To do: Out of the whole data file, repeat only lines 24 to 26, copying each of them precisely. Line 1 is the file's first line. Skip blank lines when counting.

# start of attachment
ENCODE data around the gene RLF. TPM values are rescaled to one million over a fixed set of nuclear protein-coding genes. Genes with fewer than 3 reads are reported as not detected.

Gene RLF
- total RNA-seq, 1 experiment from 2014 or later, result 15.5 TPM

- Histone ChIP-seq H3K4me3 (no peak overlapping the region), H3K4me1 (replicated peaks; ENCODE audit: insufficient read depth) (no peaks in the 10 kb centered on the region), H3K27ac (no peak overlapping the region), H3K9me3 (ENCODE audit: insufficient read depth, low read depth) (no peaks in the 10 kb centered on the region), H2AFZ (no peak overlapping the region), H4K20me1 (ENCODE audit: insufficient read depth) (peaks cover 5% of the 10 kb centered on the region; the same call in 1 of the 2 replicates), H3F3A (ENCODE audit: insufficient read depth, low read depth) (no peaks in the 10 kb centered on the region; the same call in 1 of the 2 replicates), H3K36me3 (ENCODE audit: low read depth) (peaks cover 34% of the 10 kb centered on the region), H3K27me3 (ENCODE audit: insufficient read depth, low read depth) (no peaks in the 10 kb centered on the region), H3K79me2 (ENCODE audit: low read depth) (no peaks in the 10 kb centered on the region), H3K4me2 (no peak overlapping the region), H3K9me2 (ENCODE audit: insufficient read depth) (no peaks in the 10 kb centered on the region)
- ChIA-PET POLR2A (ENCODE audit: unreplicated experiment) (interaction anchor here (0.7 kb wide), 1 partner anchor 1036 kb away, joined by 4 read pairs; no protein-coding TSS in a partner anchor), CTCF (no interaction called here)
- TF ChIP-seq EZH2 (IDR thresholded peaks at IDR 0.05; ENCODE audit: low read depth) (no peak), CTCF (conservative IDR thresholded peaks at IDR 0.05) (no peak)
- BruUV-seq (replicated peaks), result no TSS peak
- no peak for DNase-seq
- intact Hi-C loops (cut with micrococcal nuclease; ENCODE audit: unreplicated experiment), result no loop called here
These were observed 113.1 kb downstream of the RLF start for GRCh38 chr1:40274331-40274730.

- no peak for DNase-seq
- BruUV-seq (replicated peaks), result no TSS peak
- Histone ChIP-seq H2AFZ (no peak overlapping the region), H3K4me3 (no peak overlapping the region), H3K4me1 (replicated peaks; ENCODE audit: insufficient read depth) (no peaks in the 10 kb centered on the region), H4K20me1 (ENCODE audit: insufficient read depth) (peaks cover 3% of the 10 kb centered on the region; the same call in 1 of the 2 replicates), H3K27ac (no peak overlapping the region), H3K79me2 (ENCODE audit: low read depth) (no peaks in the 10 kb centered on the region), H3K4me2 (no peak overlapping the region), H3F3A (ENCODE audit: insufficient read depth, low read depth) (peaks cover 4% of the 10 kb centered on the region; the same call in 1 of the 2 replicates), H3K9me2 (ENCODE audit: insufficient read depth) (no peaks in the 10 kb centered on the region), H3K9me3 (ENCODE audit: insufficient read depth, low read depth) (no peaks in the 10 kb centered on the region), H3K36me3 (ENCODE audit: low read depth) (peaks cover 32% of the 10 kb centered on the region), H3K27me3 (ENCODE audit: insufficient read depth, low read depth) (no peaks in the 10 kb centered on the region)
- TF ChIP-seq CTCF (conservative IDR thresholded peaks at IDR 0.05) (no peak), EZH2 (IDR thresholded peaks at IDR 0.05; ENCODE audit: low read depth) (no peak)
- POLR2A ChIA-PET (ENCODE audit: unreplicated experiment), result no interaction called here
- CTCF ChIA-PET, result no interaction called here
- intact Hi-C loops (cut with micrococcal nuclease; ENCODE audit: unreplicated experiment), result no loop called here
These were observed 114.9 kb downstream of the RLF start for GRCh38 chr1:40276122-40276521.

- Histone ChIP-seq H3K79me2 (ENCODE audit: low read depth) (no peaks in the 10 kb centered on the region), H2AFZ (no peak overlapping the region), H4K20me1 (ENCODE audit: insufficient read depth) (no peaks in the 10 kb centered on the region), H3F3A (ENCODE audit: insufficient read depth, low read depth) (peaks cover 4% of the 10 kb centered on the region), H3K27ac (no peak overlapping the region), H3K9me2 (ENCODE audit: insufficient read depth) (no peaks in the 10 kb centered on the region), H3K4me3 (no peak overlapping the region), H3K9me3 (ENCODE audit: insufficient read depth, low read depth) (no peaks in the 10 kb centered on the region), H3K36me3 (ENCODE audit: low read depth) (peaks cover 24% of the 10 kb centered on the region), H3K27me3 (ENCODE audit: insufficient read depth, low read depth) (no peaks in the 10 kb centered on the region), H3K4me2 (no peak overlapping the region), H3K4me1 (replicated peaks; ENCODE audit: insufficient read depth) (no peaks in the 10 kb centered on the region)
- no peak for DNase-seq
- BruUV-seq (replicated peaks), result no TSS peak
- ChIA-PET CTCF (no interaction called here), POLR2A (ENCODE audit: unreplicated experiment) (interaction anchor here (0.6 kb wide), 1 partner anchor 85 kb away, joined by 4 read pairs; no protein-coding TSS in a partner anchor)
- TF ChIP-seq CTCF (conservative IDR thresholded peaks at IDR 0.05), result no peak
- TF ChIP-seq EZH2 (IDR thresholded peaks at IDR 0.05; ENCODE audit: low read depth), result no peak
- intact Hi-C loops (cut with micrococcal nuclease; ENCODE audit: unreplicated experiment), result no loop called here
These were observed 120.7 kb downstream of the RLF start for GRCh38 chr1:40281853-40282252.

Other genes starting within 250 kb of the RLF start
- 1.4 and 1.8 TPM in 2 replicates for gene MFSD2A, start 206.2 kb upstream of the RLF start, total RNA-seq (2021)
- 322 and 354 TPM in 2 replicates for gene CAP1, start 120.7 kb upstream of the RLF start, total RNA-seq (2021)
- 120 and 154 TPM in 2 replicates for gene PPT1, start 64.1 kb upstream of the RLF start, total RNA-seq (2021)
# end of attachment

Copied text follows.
- TF ChIP-seq EZH2 (IDR thresholded peaks at IDR 0.05; ENCODE audit: low read depth), result no peak
- intact Hi-C loops (cut with micrococcal nuclease; ENCODE audit: unreplicated experiment), result no loop called here
These were observed 120.7 kb downstream of the RLF start for GRCh38 chr1:40281853-40282252.